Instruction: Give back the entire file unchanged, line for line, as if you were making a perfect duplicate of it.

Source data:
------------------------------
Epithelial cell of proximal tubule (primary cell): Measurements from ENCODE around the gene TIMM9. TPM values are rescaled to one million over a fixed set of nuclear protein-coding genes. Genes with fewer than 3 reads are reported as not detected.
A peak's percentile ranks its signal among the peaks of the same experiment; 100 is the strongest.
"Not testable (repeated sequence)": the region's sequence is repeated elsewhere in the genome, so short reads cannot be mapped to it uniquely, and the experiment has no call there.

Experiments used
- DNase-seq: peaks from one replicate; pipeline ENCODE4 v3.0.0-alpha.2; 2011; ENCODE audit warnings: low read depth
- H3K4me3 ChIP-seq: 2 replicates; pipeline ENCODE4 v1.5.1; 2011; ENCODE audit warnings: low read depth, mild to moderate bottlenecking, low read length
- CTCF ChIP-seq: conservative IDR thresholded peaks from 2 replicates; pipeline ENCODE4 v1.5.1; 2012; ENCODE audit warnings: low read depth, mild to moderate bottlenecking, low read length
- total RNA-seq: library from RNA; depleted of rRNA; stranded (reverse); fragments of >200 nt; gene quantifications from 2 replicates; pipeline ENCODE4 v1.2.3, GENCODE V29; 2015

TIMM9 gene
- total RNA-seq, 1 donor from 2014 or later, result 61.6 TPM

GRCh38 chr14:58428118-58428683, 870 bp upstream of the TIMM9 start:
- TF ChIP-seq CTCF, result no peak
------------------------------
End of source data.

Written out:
Epithelial cell of proximal tubule (primary cell): Measurements from ENCODE around the gene TIMM9. TPM values are rescaled to one million over a fixed set of nuclear protein-coding genes. Genes with fewer than 3 reads are reported as not detected.
A peak's percentile ranks its signal among the peaks of the same experiment; 100 is the strongest.
"Not testable (repeated sequence)": the region's sequence is repeated elsewhere in the genome, so short reads cannot be mapped to it uniquely, and the experiment has no call there.

Experiments used
- DNase-seq: peaks from one replicate; pipeline ENCODE4 v3.0.0-alpha.2; 2011; ENCODE audit warnings: low read depth
- H3K4me3 ChIP-seq: 2 replicates; pipeline ENCODE4 v1.5.1; 2011; ENCODE audit warnings: low read depth, mild to moderate bottlenecking, low read length
- CTCF ChIP-seq: conservative IDR thresholded peaks from 2 replicates; pipeline ENCODE4 v1.5.1; 2012; ENCODE audit warnings: low read depth, mild to moderate bottlenecking, low read length
- total RNA-seq: library from RNA; depleted of rRNA; stranded (reverse); fragments of >200 nt; gene quantifications from 2 replicates; pipeline ENCODE4 v1.2.3, GENCODE V29; 2015

TIMM9 gene
- total RNA-seq, 1 donor from 2014 or later, result 61.6 TPM

GRCh38 chr14:58428118-58428683, 870 bp upstream of the TIMM9 start:
- TF ChIP-seq CTCF, result no peak